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My team is currently working on a substantial update to an existing ASP.NET 3.5 application which uses the Ajax Control Toolkit on virtually every page. We've found that in many cases that its use is unwarranted (clearly a previous developer decided to "Ajaxafy" everything), and a richer - and simpler - experience can be found using jQuery.

We've also found that the AjaxControlToolkit can be a pain to work with frankly in terms of maintainability and performance when you have half a dozen developers working it. We're debating scrapping its use completely, and going with jQuery for the UI experience. We're fortunate to have enough time to do this safely, and every feature we use can be replicated without any problems (AutoComplete, Calendar Control, etc).

It seems Microsoft are siding with jQuery with its addition to Visual Studio lately, and the current Ajax Control Toolkit isn't in ASP MVC (client side files only). Therefore I'm personally siding with jQuery for the moment, as it seems to have a future, while the Control Toolkit's future is a little more cloudy.

However, from a maintainability perspective, how is jQuery to work with? It's essentially just Javascript, so no plugins required. Are updates stable, and do they often break existing functionality?

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4 Answers 4

up vote 2 down vote accepted

Don't give up on AJAX just yet. Both AJAX and jQuery are useful as long as you're using them to do what they're suited to. I really don't see too much of a difference in maintainability, it's all still code. You need to test new releases/updates before putting them into production; vet any 3rd party code you're integrating into your code base, and make sure that you're not using AJAX/jQuery to pound a square peg into a round hole.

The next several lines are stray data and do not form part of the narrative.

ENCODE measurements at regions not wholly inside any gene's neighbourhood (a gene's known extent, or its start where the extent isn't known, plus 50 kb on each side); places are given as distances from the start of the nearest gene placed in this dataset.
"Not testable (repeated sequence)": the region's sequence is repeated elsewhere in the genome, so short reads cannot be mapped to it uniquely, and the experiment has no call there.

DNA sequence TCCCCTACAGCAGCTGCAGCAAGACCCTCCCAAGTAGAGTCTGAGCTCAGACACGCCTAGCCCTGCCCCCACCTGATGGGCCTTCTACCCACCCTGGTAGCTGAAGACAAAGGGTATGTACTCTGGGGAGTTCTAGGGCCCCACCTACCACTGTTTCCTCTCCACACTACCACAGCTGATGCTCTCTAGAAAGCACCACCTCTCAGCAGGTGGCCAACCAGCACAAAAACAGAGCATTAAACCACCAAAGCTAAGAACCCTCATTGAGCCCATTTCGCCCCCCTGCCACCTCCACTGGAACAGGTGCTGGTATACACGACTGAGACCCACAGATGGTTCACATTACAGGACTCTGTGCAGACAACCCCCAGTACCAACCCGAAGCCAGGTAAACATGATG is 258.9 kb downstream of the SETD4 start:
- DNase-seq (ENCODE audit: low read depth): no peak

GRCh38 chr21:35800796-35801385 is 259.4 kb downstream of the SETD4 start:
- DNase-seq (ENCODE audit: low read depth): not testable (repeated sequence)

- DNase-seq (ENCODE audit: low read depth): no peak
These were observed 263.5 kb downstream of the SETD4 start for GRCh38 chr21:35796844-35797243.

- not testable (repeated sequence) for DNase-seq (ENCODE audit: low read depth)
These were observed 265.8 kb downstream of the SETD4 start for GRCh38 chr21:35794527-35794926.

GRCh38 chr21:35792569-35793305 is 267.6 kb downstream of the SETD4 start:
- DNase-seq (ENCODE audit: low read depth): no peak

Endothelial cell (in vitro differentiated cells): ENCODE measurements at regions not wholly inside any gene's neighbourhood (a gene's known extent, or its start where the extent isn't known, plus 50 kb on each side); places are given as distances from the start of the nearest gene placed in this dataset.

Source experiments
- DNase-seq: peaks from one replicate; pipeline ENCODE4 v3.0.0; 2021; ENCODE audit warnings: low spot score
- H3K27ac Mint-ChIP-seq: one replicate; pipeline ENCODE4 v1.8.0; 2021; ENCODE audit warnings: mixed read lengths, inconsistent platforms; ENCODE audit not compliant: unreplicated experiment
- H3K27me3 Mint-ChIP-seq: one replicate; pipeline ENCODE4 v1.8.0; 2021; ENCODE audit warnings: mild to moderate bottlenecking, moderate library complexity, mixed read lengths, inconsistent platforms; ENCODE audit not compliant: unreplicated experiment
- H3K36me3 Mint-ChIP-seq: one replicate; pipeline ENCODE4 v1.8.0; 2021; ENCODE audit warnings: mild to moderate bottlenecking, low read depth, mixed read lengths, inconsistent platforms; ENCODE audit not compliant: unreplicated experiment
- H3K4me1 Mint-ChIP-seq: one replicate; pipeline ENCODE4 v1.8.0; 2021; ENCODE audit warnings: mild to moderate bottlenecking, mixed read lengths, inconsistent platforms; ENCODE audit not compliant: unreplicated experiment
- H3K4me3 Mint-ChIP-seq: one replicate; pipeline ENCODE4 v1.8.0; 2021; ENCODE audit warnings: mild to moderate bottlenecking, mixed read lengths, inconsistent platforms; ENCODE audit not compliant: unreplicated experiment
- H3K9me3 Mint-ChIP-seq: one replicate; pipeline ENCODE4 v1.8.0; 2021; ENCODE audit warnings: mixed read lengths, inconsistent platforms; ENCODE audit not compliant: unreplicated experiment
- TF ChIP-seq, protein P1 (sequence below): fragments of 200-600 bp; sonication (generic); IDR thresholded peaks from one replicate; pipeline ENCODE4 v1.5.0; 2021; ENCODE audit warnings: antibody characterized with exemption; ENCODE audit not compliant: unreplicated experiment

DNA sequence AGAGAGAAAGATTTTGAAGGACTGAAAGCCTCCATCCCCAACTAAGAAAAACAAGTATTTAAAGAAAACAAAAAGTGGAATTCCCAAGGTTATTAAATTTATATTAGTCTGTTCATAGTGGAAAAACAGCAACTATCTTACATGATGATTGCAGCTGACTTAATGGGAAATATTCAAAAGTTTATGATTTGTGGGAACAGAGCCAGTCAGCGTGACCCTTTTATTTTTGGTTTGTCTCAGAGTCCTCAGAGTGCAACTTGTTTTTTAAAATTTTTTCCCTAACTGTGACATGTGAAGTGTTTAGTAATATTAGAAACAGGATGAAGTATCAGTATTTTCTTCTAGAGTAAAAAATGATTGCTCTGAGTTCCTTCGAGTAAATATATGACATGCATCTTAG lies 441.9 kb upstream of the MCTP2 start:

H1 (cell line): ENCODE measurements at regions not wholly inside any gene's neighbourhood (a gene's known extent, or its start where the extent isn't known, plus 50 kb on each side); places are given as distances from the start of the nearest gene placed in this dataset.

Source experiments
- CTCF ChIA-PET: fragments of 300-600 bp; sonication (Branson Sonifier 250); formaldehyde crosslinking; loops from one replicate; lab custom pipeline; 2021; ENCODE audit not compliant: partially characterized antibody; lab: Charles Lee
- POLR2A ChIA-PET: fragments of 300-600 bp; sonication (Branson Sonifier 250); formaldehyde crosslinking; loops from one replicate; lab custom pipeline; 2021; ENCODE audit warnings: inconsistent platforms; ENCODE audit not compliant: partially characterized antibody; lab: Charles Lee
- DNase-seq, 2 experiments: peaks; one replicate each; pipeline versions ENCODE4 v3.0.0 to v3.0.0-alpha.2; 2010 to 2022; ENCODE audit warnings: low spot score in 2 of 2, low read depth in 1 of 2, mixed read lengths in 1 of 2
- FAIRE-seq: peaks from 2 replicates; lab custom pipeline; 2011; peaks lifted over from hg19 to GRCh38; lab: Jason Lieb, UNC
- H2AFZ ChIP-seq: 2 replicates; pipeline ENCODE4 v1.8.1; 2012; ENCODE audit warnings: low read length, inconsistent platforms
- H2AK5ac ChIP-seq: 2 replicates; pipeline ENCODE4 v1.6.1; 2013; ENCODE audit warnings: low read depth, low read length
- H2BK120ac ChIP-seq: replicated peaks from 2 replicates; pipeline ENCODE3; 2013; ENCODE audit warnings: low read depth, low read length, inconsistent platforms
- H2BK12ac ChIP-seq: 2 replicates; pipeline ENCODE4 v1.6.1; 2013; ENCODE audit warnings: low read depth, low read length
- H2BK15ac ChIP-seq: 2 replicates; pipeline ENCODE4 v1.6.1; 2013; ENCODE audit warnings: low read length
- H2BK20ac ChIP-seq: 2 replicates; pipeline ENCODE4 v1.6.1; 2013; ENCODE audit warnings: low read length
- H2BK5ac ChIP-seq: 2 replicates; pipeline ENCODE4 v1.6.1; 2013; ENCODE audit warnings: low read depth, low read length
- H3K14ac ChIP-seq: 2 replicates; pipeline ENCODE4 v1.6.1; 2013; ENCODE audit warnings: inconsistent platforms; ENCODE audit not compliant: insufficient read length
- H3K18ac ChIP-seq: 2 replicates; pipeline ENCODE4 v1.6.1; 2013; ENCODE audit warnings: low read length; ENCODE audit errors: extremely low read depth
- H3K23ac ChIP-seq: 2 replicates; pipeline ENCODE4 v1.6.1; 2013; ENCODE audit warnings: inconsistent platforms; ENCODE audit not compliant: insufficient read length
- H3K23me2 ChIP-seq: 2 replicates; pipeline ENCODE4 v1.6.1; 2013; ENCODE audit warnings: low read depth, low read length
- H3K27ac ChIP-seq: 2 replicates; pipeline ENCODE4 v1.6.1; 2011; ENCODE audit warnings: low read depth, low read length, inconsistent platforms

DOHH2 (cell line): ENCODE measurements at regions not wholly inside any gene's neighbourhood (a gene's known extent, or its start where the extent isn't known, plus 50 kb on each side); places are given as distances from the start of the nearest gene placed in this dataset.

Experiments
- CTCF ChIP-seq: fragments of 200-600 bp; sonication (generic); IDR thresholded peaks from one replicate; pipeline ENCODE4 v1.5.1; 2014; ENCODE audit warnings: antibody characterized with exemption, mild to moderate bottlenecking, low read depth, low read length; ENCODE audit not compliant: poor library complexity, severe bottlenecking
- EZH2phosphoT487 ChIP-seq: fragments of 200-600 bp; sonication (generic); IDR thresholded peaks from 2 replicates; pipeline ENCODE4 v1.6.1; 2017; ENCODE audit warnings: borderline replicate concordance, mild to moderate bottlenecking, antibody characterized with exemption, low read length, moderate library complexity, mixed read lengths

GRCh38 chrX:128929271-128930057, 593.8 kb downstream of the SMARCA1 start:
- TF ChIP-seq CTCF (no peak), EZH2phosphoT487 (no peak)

As to the pros/cons of AJAX vs jQuery:

AJAX beats out jQuery when it comes to:

  • Server-Side integration
  • CLR Features and Feel
  • JSON and WCF

jQuery beats out AJAX when it comes to:

  • Animations
  • Being Lightweight
  • DOM Selection
  • Attribute / CSS Manipulation
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+1 I would agree. With jQuery you tend to need extra hidden fields to communicate back to the server on postback which seems a little clunky. –  Tim Santeford Jul 1 '10 at 18:44
3  
I have never used any hidden fields with mvc+jquery for postbacks. Not sure I understand why the ms js helps out more in this regard. –  redsquare Jul 1 '10 at 18:47

We use jquery extensively with asp.net 3.5 and have upgrade jquery and jquery ui about 3 times without a hitch. Both times we have had noticeable speed increases. Maintenance has never been an issue in about 2 years of use with 5 developers.

We find jQuery very readable and enjoyable to code with.

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We've found jQuery is easier for new-to-it developers to grok and get going with than MSAJAX. –  dave thieben Jul 1 '10 at 19:20

The ACT isn't in MVC because the control structure is deeply embedded in the web forms product; most vendors (like Telerik, Component Art etc) are actually writing a separate code-base for MVC because of the complexity of making it work with two frameworks, although Telerik did a good job of it (you can use the web form controls in MVC, though the MVC-specific controls are much nicer to use).

I like JQuery, and for a project, I believe we are going to go Telerik/JQuery and plugins, so that is always a good bet.

Also, the ACT does have a lot of scripts and may not be applicable in all scenarios, but the real issue is adding too much AJAX when it isn't warranted, something that can be a problem with any other framework too.

HTH.

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+1 asp.net mvc + telerik mvc controls are a nice team –  redsquare Jul 1 '10 at 18:37

jQuery is tested pretty extensively. I don't remember a break caused by an update, you mileage may vary. They would likely know about any compat problems and warn about them in the release notes or elsewhere.

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